Teaching kids to ask for what they want


Much behaviour that annoys parents stems from children’s inability to ask for what they want.

Most parents have experienced a young child yelling, “Mum, he took my toy. It’s not fair.” Perhaps you’ve experienced a child who whines like a dripping tap because they want something from you.

Maybe you have a teenager who’d love to ask a friend out to the school formal but hasn’t the courage or the words to use. (This may not annoy you, but it frustrates the hell out the young person who becomes wracked with self-doubt simply because they can’t ask for what they want.)

An important task for parents is to give kids the skills they need for independence, so they are not reliant on you to resolve their problems.

An important independence skill for kids to learn is the ability to articulate their needs and wishes clearly, respectfully and appropriately. Here’s how you can help:

Start young

Recently I saw a mother tell her three year-old to ask his 12 month-old brother if he could play with a new car his little brother had been given for his first birthday.

Clearly, the twelve month old couldn’t answer, but his mother did so for him. Mr. Three said, “Ben, can I play with your car.” His mother answered, “I’m sure Ben would be happy to let you play with it.” And so Mr. Three played with the car, without taking it away. This mother had established that asking, rather than taking is the way to do things in her family.

Use your words

When kids whine, whinge, mumble or point at what they want remind them to use their words. Rather than respond to their mumbled, garbled, ill-formed requests teach them to stand still, make eye contact, stand tall and ask for what they want. If it’s not asked for, then it’s not given.

Give them words and phrases that work

A number of years ago my son wanted me to persuade his sports teacher to allow him to try out for the school swimming team. This particular teacher was often dismissive of such requests, but I thought my son had a right to ask, as he was sick when the swim trials were held. Rather than make a phone call, we sat and talked about the best way to approach this teacher and the words he could use to get his attention and also to make his case. My mentoring must have worked as the teacher made time for a new trial, which was good news for my son. When kids don’t have the words the best thing we can do is give them the social scripts they need to get what they want.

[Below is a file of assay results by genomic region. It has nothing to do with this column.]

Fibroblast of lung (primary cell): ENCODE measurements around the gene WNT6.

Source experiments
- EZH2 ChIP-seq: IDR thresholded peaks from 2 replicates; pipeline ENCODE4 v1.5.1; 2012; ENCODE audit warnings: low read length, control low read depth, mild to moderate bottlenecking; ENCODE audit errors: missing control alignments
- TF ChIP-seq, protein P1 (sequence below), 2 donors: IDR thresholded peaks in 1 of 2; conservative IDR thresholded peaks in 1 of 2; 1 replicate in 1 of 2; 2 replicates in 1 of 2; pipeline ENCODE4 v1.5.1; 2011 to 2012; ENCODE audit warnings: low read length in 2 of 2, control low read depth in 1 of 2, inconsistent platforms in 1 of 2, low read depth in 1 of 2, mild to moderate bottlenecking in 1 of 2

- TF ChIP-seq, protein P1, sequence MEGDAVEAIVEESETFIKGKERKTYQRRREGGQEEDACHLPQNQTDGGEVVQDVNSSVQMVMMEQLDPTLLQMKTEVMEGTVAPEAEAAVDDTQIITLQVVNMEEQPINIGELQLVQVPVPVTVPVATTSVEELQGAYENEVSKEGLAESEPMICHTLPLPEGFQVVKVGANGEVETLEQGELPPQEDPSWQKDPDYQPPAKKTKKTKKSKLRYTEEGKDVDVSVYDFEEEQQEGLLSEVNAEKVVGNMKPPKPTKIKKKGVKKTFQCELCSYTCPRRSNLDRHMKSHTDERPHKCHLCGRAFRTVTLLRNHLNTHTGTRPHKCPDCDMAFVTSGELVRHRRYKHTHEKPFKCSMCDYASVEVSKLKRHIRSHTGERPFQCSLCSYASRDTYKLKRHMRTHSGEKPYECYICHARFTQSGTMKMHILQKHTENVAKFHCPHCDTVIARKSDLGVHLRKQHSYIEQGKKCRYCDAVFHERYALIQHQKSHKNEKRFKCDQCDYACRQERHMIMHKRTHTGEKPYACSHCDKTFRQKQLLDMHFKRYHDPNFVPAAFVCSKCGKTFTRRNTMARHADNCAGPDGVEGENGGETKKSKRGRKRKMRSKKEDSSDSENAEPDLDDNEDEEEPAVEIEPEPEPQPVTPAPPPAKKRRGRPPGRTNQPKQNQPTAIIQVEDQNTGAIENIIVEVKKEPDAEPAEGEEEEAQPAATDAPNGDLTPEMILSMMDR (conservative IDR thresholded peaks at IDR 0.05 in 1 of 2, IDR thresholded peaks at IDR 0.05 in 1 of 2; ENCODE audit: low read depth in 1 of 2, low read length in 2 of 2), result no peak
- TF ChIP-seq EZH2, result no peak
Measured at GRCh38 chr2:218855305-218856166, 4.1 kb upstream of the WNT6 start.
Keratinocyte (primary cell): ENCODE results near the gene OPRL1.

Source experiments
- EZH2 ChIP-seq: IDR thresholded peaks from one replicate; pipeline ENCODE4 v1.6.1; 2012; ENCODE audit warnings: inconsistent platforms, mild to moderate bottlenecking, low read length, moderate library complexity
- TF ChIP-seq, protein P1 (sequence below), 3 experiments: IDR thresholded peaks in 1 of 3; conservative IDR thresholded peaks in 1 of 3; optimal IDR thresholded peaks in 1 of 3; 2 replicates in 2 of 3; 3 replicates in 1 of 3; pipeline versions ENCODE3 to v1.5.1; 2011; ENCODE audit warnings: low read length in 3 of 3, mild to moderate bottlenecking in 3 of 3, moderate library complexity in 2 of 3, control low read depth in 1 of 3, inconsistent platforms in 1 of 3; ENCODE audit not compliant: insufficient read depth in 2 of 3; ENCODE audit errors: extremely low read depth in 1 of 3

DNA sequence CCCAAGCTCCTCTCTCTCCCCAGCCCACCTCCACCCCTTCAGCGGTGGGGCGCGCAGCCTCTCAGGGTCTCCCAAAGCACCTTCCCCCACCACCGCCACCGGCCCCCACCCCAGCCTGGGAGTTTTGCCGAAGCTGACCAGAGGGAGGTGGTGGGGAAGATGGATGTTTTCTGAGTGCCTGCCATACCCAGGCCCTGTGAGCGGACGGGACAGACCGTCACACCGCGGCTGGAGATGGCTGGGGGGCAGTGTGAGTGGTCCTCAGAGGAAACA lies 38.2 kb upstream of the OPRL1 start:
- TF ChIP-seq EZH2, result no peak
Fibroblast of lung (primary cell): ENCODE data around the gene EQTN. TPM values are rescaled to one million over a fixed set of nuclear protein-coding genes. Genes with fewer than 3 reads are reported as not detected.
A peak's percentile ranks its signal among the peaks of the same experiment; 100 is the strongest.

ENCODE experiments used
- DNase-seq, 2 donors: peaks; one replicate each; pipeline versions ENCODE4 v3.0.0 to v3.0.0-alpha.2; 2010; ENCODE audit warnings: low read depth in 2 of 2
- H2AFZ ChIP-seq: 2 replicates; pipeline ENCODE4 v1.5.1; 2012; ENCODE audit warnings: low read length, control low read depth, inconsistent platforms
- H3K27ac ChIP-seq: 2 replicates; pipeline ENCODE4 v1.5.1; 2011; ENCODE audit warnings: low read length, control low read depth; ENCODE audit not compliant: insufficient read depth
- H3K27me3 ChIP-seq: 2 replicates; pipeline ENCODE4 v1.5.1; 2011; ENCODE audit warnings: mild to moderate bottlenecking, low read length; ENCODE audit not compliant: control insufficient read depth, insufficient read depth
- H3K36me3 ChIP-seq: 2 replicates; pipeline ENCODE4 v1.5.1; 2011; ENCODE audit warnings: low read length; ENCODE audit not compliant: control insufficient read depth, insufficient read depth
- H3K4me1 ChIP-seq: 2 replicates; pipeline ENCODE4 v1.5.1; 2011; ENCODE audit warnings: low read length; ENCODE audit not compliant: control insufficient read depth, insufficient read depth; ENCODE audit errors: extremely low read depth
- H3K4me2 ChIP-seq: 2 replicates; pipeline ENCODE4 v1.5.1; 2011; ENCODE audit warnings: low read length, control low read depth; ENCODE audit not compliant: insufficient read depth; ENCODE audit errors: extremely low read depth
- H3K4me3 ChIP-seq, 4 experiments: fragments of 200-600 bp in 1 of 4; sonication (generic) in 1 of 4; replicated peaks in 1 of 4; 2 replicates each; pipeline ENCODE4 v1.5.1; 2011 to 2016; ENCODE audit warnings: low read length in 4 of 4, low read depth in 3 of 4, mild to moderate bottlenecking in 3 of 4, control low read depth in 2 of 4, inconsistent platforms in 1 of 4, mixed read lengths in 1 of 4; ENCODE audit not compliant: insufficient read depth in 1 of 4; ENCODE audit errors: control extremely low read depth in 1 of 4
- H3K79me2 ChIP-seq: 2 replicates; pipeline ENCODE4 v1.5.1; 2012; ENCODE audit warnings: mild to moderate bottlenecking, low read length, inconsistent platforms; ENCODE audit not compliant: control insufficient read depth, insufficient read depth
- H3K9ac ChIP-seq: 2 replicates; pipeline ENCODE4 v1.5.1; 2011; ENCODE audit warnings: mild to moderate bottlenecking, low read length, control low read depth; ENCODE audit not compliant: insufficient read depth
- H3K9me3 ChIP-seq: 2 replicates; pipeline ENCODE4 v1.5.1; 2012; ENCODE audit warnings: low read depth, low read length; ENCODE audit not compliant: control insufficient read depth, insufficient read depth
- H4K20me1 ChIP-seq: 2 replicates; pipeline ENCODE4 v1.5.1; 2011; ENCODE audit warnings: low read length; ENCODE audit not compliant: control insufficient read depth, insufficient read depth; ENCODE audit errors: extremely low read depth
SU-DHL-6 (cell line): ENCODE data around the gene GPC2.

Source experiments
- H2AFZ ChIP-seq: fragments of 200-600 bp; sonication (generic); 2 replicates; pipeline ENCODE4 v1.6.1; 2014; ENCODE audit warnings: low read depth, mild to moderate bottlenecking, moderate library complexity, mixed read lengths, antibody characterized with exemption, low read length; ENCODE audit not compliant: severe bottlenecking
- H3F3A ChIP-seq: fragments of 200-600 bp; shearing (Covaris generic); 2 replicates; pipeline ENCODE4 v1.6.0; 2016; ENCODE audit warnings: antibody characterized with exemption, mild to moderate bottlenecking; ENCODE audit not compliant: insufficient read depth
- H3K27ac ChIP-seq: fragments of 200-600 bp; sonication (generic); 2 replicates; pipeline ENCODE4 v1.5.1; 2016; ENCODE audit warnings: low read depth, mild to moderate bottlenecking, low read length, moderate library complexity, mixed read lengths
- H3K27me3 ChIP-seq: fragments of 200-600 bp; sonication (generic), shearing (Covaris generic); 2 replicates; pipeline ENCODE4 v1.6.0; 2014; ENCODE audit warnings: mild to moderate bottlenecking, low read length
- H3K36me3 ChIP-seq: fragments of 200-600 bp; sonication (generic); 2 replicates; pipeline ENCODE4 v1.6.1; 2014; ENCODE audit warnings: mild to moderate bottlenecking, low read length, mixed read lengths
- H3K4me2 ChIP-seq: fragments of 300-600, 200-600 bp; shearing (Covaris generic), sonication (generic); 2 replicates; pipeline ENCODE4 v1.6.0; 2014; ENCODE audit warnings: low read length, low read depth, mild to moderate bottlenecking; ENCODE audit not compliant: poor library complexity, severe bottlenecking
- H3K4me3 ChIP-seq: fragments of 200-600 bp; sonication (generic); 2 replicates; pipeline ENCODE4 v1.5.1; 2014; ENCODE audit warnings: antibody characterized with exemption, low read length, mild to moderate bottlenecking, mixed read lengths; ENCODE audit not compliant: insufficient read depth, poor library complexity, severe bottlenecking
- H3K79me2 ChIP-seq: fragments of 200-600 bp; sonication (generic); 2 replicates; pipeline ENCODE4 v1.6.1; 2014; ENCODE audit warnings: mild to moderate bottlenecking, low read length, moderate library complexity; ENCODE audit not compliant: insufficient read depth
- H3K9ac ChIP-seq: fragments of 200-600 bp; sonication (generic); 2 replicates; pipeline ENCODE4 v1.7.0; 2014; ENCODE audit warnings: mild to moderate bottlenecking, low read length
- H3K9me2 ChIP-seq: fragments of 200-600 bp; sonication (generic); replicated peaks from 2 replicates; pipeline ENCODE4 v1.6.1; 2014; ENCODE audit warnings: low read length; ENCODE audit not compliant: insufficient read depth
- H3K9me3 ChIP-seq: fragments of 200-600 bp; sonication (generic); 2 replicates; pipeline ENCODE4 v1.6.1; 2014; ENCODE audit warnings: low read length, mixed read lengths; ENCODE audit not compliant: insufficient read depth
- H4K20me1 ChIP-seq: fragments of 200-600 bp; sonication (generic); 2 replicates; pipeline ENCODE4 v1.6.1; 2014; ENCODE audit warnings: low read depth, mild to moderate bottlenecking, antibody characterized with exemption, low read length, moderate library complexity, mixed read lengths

An important task for parents is to give kids the skills they need for independence, so they are not reliant on you to resolve their problems. An important independence skill for kids to learn is the ability to articulate their needs and wishes clearly, respectfully and appropriately.

Coach them about time and place

Effective communication is as much about time and place as it is about the choice of words. It doesn’t matter what words are chosen, but a teenage request to go to a party, just as you are dashing out the door in the morning is the wrong time to ask a question. It deserves to be met with, “Would you like to ask that question at a more appropriate time?”

Help them not to take no personally

Kids, like adults, with low confidence levels take rejection personally, while those with high confidence levels don’t take rejection to heart. Discuss with kids that others, including siblings have a right to say no to a request and that a no may occur for many reasons, none of which need reflect poorly on them.

No means No.

Children have a right to ask others for what they want but that doesn’t mean they keep asking if they meet a refusal. A child’s request for an ice cream just before mealtime that’s met with a refusal should be taken at face value. If a child keeps asking or asks another person, then it’s appropriate to let your child know strongly of your disapproval. Your parenting mantra could be: No means No.

You can get a complete plan for developing independence in your child or teenager in Michael’s best-selling book Spoonfed Generation: How to raise independent kids.



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